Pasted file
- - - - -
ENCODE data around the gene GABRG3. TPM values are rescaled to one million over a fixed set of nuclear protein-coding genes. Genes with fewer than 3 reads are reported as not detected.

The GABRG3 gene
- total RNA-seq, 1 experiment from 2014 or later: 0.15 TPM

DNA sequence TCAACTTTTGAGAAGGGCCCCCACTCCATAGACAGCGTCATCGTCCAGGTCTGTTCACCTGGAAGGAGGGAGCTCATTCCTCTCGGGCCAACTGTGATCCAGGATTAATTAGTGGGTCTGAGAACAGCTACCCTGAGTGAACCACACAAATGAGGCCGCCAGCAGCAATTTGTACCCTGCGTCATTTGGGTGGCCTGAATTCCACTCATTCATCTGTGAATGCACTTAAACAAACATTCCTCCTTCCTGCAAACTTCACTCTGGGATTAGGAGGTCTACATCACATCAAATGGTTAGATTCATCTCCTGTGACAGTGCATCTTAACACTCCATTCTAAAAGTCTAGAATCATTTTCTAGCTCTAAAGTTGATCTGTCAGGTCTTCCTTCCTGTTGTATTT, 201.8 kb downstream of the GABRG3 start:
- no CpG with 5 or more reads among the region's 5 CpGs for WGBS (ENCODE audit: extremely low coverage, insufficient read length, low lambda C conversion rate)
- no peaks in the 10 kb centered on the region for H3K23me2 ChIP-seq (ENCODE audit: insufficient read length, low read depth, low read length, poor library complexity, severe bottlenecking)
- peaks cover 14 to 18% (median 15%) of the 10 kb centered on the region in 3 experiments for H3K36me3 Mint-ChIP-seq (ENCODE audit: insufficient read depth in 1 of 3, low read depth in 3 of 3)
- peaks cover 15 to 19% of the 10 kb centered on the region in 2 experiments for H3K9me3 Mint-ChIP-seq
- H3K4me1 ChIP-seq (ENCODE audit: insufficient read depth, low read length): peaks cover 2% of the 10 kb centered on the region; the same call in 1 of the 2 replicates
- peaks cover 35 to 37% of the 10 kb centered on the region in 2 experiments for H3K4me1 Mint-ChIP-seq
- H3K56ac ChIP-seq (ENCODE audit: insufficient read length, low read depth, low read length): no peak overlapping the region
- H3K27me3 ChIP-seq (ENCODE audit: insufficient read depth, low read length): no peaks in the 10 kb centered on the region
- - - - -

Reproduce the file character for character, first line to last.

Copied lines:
ENCODE data around the gene GABRG3. TPM values are rescaled to one million over a fixed set of nuclear protein-coding genes. Genes with fewer than 3 reads are reported as not detected.

The GABRG3 gene
- total RNA-seq, 1 experiment from 2014 or later: 0.15 TPM

DNA sequence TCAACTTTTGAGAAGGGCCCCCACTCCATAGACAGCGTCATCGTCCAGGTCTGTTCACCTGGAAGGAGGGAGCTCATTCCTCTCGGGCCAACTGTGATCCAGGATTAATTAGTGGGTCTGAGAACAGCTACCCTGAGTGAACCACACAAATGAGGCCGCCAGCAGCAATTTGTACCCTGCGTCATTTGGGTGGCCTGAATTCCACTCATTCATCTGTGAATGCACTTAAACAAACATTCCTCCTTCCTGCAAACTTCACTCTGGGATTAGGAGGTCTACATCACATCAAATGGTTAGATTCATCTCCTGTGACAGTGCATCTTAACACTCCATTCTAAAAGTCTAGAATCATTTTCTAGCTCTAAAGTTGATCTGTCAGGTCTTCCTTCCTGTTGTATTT, 201.8 kb downstream of the GABRG3 start:
- no CpG with 5 or more reads among the region's 5 CpGs for WGBS (ENCODE audit: extremely low coverage, insufficient read length, low lambda C conversion rate)
- no peaks in the 10 kb centered on the region for H3K23me2 ChIP-seq (ENCODE audit: insufficient read length, low read depth, low read length, poor library complexity, severe bottlenecking)
- peaks cover 14 to 18% (median 15%) of the 10 kb centered on the region in 3 experiments for H3K36me3 Mint-ChIP-seq (ENCODE audit: insufficient read depth in 1 of 3, low read depth in 3 of 3)
- peaks cover 15 to 19% of the 10 kb centered on the region in 2 experiments for H3K9me3 Mint-ChIP-seq
- H3K4me1 ChIP-seq (ENCODE audit: insufficient read depth, low read length): peaks cover 2% of the 10 kb centered on the region; the same call in 1 of the 2 replicates
- peaks cover 35 to 37% of the 10 kb centered on the region in 2 experiments for H3K4me1 Mint-ChIP-seq
- H3K56ac ChIP-seq (ENCODE audit: insufficient read length, low read depth, low read length): no peak overlapping the region
- H3K27me3 ChIP-seq (ENCODE audit: insufficient read depth, low read length): no peaks in the 10 kb centered on the region